In what was one of the biggest announcements in the car industry this year, Ford has revealed it is preparing to axe traditional sedans from its North American line-up. This marks a break from tradition, as sedans were previously Ford’s most popular body type and the US its biggest market for them.

But the announcement was no surprise. In 2017 Fiat Chrysler decided to stop producing two of its latest sedans, Chrysler 200 and Dodge Dart, following poor sales. In the last five years, consumers in the US have been rapidly shifting away from sedans and towards more appealing SUVs. The introduction of lighter and more fuel-efficient SUVs has led to huge demand for the segment. 

Despite overall demand for cars in the US having grown, with 13.2 million units sold in 2008 and 17.2 million sold last year, demand for sedans has stalled. In 2009, sedans posted an impressive market share of 39% – 12 points higher than the share held by SUVs. But last year sedans registered their lowest market share since 2001 at 27%. Simultaneously, the popularity of SUV has boomed – jumping from a 25% market share in 2008 to 41% in 2017. It simply comes down to the fact that consumers want SUVs and car makers can equip them with better features than regular sedans. 

Case in point: many small and compact SUVs have become more fuel-efficient than traditional sedans. In 2008 the average combined consumption of a Ford Focus was 28 mpg against 22.8 mpg for the Ford Escape. The 2017 models showed that the Focus recorded an average of 23.6 mpg, while the Escape outperformed the sedan with an average of 24.9 mpg.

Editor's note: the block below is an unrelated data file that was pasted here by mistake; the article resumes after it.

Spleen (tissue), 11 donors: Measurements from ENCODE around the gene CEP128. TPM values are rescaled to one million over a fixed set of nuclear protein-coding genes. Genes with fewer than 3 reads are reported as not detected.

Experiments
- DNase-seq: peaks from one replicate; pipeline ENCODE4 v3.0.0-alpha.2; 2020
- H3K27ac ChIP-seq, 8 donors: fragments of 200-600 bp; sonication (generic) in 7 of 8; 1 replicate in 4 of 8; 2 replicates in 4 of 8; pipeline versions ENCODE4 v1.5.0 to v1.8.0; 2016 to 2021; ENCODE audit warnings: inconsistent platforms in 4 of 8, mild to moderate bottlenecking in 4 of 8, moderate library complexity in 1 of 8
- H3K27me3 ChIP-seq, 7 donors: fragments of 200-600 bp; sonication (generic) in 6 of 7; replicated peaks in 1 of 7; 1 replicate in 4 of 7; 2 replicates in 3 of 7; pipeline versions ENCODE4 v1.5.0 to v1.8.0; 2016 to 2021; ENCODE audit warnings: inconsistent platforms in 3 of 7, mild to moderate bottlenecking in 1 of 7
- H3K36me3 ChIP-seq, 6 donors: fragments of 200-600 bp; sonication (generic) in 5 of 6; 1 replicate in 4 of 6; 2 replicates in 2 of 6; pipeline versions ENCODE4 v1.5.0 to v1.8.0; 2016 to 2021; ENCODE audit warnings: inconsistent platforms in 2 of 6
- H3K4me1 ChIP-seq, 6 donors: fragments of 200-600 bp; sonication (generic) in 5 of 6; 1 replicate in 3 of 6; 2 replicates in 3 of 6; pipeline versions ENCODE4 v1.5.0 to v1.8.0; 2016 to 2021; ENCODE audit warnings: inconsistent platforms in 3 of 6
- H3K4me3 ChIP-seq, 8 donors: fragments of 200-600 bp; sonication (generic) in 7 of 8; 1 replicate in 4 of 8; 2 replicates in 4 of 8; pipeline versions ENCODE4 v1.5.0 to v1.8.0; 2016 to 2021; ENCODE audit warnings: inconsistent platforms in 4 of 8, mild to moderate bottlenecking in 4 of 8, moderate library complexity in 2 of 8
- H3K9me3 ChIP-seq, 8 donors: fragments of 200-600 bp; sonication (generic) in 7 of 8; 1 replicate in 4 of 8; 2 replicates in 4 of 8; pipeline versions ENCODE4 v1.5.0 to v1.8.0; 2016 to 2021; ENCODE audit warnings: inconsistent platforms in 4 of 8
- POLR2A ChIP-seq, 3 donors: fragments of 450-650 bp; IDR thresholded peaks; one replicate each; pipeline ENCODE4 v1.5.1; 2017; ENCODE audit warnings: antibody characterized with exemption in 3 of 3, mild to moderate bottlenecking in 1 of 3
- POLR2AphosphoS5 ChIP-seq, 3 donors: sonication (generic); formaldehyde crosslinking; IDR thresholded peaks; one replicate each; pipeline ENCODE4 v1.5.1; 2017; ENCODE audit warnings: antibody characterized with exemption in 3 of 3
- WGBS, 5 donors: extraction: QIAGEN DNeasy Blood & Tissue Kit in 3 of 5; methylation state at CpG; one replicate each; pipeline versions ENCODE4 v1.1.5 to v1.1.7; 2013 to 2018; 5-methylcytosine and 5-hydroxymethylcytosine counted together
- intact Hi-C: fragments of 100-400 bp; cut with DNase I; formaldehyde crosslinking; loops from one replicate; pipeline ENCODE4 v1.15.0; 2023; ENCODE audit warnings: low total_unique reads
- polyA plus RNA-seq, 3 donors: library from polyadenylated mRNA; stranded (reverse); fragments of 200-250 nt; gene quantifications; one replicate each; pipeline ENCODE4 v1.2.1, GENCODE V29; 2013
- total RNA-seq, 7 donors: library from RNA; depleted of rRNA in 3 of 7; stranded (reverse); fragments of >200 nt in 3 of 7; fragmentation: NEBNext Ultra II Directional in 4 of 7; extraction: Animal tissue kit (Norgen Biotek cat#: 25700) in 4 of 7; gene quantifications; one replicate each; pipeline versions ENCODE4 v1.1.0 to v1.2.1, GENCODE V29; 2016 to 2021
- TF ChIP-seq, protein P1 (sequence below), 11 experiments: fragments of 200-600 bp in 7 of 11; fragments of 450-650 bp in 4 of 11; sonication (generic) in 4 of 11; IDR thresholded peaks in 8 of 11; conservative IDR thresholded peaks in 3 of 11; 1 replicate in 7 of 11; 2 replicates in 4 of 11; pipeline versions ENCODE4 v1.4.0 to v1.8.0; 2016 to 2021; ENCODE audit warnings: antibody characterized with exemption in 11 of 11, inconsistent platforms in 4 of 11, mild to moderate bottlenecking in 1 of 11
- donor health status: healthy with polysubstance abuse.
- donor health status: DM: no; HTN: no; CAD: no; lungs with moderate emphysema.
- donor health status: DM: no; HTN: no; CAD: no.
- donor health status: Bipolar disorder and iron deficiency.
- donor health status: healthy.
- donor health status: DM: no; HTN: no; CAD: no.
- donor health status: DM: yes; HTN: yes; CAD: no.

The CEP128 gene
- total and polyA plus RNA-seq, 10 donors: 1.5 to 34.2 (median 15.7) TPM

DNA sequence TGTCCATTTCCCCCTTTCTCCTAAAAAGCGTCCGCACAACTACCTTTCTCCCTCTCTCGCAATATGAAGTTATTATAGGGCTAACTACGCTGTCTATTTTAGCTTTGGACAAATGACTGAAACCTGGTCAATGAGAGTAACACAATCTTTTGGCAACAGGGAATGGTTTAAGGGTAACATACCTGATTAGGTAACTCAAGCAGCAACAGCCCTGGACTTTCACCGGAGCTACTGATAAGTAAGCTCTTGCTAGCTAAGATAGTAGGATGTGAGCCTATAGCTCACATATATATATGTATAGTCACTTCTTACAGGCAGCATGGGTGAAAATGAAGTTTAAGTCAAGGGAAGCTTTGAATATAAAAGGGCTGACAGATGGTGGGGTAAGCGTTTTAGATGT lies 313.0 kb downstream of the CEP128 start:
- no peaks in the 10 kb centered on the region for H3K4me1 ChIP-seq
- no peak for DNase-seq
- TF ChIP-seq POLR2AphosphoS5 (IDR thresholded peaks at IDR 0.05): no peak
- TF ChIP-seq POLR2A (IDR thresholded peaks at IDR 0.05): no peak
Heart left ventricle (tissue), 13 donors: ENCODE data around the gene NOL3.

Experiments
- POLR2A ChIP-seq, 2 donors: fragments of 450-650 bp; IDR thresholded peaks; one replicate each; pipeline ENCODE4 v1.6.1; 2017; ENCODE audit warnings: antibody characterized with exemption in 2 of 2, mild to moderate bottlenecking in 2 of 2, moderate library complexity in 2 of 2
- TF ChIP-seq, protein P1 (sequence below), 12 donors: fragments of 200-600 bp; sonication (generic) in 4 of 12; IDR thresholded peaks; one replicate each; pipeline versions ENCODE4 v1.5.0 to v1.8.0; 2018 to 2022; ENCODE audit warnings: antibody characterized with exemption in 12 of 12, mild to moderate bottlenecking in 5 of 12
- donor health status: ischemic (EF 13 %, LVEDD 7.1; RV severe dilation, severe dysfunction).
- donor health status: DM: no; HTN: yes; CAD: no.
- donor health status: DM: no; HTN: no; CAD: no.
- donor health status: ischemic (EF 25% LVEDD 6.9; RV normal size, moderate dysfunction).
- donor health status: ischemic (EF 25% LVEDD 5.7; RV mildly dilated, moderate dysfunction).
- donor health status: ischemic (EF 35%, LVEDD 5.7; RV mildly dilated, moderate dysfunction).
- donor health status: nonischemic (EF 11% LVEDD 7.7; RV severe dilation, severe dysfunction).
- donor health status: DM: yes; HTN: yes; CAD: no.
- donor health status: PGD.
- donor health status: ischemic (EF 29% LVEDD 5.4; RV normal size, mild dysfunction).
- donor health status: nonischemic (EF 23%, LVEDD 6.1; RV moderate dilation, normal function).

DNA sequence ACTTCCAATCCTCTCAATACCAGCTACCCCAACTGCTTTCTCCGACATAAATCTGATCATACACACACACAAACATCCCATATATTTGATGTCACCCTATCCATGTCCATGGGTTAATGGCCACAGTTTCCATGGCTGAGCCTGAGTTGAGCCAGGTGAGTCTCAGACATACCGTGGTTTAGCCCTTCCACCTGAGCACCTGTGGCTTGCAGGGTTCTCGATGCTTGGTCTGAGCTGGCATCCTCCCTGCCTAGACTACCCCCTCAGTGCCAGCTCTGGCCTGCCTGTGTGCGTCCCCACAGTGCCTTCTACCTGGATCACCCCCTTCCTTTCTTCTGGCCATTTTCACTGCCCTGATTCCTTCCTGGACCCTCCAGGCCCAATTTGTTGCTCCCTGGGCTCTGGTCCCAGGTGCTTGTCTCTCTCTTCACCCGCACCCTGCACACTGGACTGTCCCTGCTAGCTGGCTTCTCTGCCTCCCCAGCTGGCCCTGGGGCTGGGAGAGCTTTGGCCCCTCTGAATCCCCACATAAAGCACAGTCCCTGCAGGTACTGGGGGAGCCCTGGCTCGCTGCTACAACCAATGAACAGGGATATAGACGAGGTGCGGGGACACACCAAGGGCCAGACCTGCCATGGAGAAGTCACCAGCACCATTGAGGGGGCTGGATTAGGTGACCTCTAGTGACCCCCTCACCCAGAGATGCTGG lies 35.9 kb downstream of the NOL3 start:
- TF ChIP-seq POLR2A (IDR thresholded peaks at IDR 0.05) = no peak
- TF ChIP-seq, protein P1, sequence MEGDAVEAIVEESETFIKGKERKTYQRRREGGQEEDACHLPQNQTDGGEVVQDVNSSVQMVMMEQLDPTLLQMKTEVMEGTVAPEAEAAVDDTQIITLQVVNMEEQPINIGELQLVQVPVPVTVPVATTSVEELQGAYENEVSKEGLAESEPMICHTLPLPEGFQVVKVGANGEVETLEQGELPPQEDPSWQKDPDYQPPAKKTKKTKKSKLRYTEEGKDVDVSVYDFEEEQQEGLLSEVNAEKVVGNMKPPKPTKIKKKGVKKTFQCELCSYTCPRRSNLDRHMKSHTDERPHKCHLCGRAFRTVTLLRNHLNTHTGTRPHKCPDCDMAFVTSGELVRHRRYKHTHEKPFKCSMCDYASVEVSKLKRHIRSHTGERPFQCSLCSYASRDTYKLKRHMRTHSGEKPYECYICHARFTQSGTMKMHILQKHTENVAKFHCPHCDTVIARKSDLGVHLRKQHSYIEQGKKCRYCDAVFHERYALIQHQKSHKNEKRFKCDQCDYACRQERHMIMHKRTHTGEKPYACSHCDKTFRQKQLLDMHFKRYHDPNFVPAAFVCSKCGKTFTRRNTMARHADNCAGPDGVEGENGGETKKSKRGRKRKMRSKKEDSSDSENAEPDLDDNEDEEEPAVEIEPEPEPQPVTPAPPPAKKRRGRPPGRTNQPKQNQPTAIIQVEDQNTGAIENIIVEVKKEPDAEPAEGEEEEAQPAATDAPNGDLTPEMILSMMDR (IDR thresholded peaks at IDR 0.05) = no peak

The 2008 Toyota Corolla model registered an average of 30 mpg against 22 mpg for the Toyota Rav4. Nine years later, the newer generations have helped to improve the average by 1.8 mpg in the case of the Corolla and 4.3 mpg in the case of the Rav4. This proves that SUVs are closing the gap on sedans in terms of fuel efficiency. Even smaller SUVs are beating the subcompacts. The Honda HR-V has an average combined consumption of 29.5 mpg, which is better than Chevrolet Sonic’s at 29.3 mpg, and very close to Ford Fiesta’s at 29.6 mpg.

Europe and China

This trend is not exclusive to North America. China is now the world’s largest market for sedans with almost 10 million units sold last year, counting for 39% of the market’s total sales. Despite this strong presence, last year marked the first time that sedans didn’t dominate the majority of the Chinese market. They were overtaken by SUVs, whose market share grew from 38% in 2016 to 42% in 2017.

In Europe, hatchbacks have been the main victim of the SUV boom, as sedans had never played a key role in the market. However, even though sedans only have a small presence in Europe, their position is still being hampered by the SUV invasion. Their market share was just 8% in 2008 and it hasn’t stopped falling since. Last year, sedans represented just 4.5% of total car registrations (693,600 units) in Europe. This has led to car makers deserting the segment; consumers can no longer find the 4-door versions of the Focus, Astra or Golf, and mainstream brands like Nissan, Fiat, Citroen and Honda no longer offer midsize sedans. 

Lighter, more appealing and more fuel-efficient SUVs are winning the battle against sedans and this will only accelerate if fuel prices start to increase again. Ultimately, consumers will base their purchases on how appealing the vehicles on the market are – and in an industry where big has now become better, sedans won’t stand much of a chance.